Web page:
Women have made many strides in the workforce, but has it come at a price?
“Anything you can do, I can do better…”
As white-collar professions have gained popularity in the workforce, thinking and communicating have become more important than physical strength and stamina as a prerequisite to be a breadwinner. With this change, countries that have embraced both genders in the workforce have seen advancements in the economies. As a result of the political dominance of these female empowered countries, such as the United States, the global community has ostracized countries that have not provided rights for women.
“In 2006, the Organization for Economic Cooperation and Development devised the Gender, Institutions and Development Database, which measures the economic and political power of women in 162 countries. With few exceptions, the greater the power of women, the greater the country’s economic success [emphasis added].”
There has been a direct correlation between women in the workforce and economic health. Women have been given the choice to work outside the home, alongside their male counterparts, and are creating vast economic advancements as a result.
In the 1970’s, Ronald Ericsson, a biologist, found a way to separate sperm carrying the male-producing Y chromosome from those carrying the X. He was a strong, cowboy from the South, born and bred, and subscribed to the notion that most couples wanted boys over girls.
Years later in the 1990’s, Ericsson checked the numbers of two dozen or so clinics that use his process, and found that his methods were being used to produce girls, not boys! Ericsson explained “it’s the women who are driving all the decisions”. For the first time in history, women have been given a voice in society, and career opportunities that allow them to believe that they can give their girls a higher quality of life than they ever imagined for themselves. “Women of our generation want daughters precisely because we like who we are,” said one woman in Cookie magazine.
What Have Women Lost?
While women have gained much as they entered the workforce, there is a lot that they have had to sacrifice. Women are now falling sick to the same ailments that have predominantly plagued men, because they are taking on the stress of working outside the home.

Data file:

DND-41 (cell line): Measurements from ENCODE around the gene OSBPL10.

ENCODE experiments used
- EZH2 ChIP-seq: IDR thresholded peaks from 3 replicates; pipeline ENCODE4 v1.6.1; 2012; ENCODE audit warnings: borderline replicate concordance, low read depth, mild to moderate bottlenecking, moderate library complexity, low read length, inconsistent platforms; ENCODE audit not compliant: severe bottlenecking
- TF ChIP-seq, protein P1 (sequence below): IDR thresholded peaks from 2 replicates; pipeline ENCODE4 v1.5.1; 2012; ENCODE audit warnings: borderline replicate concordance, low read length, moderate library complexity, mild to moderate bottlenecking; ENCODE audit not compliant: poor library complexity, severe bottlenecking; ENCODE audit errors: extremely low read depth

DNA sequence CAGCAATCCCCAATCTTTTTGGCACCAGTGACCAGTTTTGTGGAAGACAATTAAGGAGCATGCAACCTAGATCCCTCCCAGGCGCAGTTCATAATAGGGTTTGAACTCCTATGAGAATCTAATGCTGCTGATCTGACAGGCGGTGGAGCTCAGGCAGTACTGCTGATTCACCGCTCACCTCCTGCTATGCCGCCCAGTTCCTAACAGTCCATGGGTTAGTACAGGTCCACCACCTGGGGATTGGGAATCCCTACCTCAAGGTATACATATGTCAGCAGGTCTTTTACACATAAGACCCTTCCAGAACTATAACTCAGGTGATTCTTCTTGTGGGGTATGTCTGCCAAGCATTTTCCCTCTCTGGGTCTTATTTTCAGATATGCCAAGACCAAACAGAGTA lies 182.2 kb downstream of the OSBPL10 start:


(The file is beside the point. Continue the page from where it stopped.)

Women now have to deal with the stress of taking care of a home, child rearing, and pressures from the working world. While women have gained the right to work outside the home, their home-life responsibilities have not waned. Most women are over worked, under-paid (in comparison to their male counterparts), and under appreciated. It is assumed that a woman lacks commitment to her job, because she will eventually leave the position for a husband and a family.
As a young business woman, how do we deal with the pressures of life that are inexplicably looming?
The Role of a Young Business Professional
For women, it is important to define what you want in life. When you do not have an understanding of who you are, and what you want, others can easily sway you. From a very young age, I wrote down a list of “non-negotiables”; everything from the type of person I wanted to marry one day, to the kind of life I wanted to lead.
In my senior year of high school, I had a sociology teacher who had the class right down what our career aspirations were, and where we saw our lives heading. We placed our letters in an envelope, addressed them to ourselves, and then left the letters with her.
One year later, our teacher mailed our letters to us. I was just finishing up my first year of university, and had recently made the decision to switch my major from Journalism to Business Leadership. It was interesting to see how one year made such a huge difference in the way I thought about life (except for when it came to what type of man I wanted to marry, that has been an unwavering constant).
While women have made amazing strides in business, in some ways we have lost more than we have gained. While we have won the right to work outside the home, we have also seen families struggle to stay connected in our digitally consumed, 24/7 world. At the end of the day, how you decide to live your life is your choice, a choice that you make every day.
If you don’t stand for something, you’ll fall for anything!
by Brienne Torley is licensed under a Creative Commons Attribution-NonCommercial-NoDerivs 2.5 Canada License.